John Drakakis calls attention to the figure of Innogen in Much Ado who is cited in two stage directions (1.1.0, 2.1.0) but otherwise is given no lines (a single reference to Hero’s “mother” at 1.1.105 does not require her presence).  Since I am not an editor or a director but an interested bystander, I can waffle on such matters. However, I did enter this debate over twenty years ago in a SAA seminar when reacting to a provocative and well-argued essay by Michael Friedman who had directed the play with a visible silent presence of a Mrs. Leonato in 4.1 and 5.4.


I confess to considerable doubt about the presence of Innogen at all, especially after 2.1. As Michael notes in his essay, “her presence at the marriage of her daughter . . . can make a significant contribution to an emphasis on the enforced subservience of wives,” but here we are moving into a very murky area where interpretation can readily ease into translation or appropriation.  If X is not cited in a s.d. but speaks or otherwise is clearly present in a given scene, the s.d. is obviously incomplete.  The result is one kind of “ghost” to be found in both playhouse MSS and supposed “bad” quartos.  But if X does not speak a line in the entire play and is not cited in any s.d. after 2.1.0, that (for me) sets up a “ghost” of a different color. 


My “solution” (if I can dignify a guess with such a term) is that the presence of Innogen in two early s.d.s is a product of Plan A (perhaps linked to one of Tiffany Stern’s plot-scenarios) or “an unrevised first thought,” that in turn was superseded by Plan B at some point in 2.1 with the entrance of Ursula and Margaret (who are not cited in a s.d.), figures who, in some respects, take on what might have been the original function of a mother figure. I can offer John no evidence for such a claim, but to me the absence of Innogen after 2.1.0.s.d is a deafening silence.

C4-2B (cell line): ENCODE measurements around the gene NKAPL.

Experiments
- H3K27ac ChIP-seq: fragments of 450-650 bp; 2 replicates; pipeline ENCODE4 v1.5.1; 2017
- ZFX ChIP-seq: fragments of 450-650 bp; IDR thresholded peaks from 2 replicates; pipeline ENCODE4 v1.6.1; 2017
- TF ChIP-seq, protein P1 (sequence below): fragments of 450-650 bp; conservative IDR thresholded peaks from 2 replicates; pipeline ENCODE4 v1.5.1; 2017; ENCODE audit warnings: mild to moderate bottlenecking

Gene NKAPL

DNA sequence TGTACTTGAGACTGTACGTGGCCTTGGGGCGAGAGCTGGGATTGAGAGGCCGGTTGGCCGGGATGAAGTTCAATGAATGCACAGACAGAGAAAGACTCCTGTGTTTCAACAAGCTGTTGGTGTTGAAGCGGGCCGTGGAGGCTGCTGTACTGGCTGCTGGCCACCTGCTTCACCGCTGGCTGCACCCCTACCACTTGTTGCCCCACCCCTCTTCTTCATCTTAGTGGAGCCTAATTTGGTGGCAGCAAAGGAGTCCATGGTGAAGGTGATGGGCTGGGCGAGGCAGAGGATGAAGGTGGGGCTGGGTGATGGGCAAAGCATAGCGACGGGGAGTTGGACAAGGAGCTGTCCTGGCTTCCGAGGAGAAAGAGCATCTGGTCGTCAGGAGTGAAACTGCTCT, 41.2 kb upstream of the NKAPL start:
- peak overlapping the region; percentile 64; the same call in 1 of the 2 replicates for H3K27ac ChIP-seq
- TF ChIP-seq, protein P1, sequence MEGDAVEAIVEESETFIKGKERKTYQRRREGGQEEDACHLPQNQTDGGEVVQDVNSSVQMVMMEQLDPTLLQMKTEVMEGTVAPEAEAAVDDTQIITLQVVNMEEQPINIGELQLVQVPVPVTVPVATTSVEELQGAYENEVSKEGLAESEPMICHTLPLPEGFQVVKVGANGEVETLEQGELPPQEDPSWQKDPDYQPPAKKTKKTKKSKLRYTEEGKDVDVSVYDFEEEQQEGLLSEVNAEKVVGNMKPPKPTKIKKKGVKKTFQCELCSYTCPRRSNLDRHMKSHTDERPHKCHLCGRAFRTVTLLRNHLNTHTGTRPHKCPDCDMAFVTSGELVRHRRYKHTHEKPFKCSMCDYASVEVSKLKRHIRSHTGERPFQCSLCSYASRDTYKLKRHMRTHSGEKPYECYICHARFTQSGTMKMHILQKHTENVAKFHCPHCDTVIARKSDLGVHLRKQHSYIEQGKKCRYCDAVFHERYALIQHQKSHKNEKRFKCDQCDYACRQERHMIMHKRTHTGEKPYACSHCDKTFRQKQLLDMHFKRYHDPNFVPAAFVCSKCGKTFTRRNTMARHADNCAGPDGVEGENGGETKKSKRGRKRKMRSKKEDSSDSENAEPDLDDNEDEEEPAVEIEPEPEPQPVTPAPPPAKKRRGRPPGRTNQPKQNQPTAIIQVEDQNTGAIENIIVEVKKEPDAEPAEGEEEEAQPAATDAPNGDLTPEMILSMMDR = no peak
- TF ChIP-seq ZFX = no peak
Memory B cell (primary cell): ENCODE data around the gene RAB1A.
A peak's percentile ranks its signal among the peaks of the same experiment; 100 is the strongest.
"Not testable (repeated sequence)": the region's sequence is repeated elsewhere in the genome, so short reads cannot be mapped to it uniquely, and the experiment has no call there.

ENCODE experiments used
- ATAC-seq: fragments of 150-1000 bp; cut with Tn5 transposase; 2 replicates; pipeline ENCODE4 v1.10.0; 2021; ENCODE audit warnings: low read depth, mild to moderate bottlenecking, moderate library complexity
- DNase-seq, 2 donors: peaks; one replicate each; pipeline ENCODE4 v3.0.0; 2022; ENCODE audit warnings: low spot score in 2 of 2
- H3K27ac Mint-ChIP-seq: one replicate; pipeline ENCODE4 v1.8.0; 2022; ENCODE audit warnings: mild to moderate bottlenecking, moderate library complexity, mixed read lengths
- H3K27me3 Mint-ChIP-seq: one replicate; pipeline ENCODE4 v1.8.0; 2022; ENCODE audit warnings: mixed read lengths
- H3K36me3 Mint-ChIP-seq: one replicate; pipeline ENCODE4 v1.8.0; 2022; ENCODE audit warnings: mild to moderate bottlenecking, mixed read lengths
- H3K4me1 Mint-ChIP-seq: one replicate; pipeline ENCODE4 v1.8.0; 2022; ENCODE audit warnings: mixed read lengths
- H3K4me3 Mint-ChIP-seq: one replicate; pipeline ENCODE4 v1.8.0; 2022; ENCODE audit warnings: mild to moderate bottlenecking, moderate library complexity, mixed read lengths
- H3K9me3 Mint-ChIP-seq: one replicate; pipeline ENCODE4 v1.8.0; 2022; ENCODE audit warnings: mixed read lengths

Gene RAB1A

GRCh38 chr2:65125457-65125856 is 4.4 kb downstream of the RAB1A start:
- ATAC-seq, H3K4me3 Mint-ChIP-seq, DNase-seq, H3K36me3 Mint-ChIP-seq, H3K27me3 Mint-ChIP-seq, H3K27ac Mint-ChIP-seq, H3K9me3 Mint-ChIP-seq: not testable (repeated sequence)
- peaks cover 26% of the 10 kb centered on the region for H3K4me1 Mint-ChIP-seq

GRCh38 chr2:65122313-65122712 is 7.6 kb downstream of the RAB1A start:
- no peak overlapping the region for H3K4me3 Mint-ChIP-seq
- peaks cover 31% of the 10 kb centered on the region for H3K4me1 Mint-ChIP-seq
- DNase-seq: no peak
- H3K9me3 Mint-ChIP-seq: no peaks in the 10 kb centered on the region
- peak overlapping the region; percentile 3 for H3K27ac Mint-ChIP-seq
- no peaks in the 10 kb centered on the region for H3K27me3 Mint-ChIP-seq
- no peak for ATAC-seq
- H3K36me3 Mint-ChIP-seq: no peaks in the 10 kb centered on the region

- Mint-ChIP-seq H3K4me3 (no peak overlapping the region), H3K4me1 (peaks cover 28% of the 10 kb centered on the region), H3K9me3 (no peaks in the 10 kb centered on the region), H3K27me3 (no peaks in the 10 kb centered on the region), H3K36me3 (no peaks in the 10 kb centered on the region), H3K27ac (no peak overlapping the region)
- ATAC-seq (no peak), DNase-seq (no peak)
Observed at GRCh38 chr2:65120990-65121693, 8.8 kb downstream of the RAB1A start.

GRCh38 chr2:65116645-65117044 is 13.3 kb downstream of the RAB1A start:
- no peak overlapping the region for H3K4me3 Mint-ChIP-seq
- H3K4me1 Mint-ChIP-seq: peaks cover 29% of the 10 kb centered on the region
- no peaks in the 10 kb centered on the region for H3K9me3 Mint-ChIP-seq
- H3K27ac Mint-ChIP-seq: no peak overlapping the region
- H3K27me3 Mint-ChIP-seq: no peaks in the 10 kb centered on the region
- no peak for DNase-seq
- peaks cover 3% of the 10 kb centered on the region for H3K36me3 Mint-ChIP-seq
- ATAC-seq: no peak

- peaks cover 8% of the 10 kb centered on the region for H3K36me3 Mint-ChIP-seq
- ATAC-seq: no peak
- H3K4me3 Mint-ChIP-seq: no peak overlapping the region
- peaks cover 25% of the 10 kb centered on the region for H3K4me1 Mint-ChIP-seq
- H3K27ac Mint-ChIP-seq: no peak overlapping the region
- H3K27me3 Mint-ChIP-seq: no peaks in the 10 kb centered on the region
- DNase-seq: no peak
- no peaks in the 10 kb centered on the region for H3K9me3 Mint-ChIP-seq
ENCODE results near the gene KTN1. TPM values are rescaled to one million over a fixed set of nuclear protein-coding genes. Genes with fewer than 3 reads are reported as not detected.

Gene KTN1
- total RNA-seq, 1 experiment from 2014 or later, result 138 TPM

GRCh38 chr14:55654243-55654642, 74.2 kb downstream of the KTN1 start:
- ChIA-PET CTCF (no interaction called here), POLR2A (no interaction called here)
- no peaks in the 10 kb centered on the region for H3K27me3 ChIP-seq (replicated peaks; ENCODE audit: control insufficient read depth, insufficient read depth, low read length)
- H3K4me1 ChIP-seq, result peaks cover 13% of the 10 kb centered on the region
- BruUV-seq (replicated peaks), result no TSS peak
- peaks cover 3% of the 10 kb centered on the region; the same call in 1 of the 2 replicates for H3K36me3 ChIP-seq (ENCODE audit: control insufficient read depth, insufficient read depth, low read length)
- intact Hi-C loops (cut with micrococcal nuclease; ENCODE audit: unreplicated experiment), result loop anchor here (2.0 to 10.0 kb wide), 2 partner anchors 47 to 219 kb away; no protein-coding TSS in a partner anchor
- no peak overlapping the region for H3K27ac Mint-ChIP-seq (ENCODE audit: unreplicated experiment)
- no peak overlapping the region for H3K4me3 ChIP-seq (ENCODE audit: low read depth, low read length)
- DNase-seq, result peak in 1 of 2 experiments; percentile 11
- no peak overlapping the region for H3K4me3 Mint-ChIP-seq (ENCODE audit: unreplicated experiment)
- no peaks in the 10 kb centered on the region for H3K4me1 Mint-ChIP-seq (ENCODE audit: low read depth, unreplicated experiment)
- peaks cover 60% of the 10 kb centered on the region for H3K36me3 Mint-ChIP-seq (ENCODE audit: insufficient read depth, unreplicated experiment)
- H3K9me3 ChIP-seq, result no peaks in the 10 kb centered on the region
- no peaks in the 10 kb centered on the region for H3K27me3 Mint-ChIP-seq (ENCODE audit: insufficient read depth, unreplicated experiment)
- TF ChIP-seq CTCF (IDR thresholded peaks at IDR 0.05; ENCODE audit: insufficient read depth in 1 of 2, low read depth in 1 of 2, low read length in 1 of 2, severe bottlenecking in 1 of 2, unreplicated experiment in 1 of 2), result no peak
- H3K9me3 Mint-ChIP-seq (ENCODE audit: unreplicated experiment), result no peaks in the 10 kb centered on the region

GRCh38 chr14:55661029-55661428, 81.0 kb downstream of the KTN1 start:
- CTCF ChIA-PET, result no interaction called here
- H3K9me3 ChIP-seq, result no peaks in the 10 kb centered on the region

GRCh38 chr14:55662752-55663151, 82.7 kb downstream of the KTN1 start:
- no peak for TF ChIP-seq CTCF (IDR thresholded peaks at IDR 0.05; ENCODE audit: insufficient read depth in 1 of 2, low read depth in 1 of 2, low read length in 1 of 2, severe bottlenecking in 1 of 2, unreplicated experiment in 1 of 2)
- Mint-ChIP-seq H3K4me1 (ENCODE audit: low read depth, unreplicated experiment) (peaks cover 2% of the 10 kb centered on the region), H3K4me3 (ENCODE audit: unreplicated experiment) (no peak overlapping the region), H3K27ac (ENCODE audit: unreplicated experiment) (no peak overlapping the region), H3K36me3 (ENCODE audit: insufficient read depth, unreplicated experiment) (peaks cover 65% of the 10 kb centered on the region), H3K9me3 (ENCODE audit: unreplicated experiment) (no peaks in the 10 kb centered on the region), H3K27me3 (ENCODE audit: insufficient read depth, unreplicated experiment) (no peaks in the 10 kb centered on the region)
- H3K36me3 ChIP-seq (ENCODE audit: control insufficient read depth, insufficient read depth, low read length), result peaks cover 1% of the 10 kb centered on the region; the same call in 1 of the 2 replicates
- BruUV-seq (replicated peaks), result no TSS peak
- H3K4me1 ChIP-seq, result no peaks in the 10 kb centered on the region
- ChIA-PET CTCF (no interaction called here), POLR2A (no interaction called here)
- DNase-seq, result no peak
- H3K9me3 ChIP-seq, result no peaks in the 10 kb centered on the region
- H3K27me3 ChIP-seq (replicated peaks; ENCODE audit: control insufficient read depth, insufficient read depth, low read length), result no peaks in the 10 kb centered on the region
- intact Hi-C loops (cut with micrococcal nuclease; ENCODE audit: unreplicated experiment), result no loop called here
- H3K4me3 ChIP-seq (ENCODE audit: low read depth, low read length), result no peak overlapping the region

As to “Peace I will stop your mouth” in 5.4, I believe that the line belongs to Leonato (as specified in Q1) and have seen it staged that way at least twice to good effect without the playgoers realizing that they were seeing anything unusual.  E.g., if one favors a “mutuality” approach (as at the end of Shrew), having Leonato close the argument might leave B & B as equals rather than having the man have the topping line-word—and that interpretation would best fit with the mouth stopped being his, comparable to a possible effect at the end of Love’s Labors where Armado’s Mercury-Apollo line could be directed at Berowne.


My other pet “silence” problem is not in Much Ado but in 2 Henry IV and is generated by another textual anomaly where in 5.1 Q1 (with a very crowded page) does not include Justice Silence whereas the Folio (with plenty of space) does (along with Davy and the Page). Since Silence has no lines to speak in this scene (as opposed to 3.2 and 5.3), editors regularly leave him out. My argument (which I will not invoke in full here) is that, despite the absence of any lines to be spoken, the presence of Justice Silence in this scene could set up a tug-of-war or psychomachia with Justice Shallow the chooser, Davy the tempter to a miscarriage of Justice (the favoring of a known knave against an honest man), and Silence the alternative. If Davy is placed on one side of Shallow and Silence on the other, the latter could be overruled, ignored, or simply mute in disagreement. Moreover, in this staging the “silence is consent” proverb (found in Tilley’s dictionary) is being acted out and linked to the state of Justice under the dying Henry IV. What starts as a textual anomaly—a difference in detail between the two early printed versions to be adjudicated by an editor—may be the residue of a meaningful onstage effect in the original performances, albeit one in their theatrical vocabulary rather than ours.


Enough, enough. The rest is silence??


Alan Dessen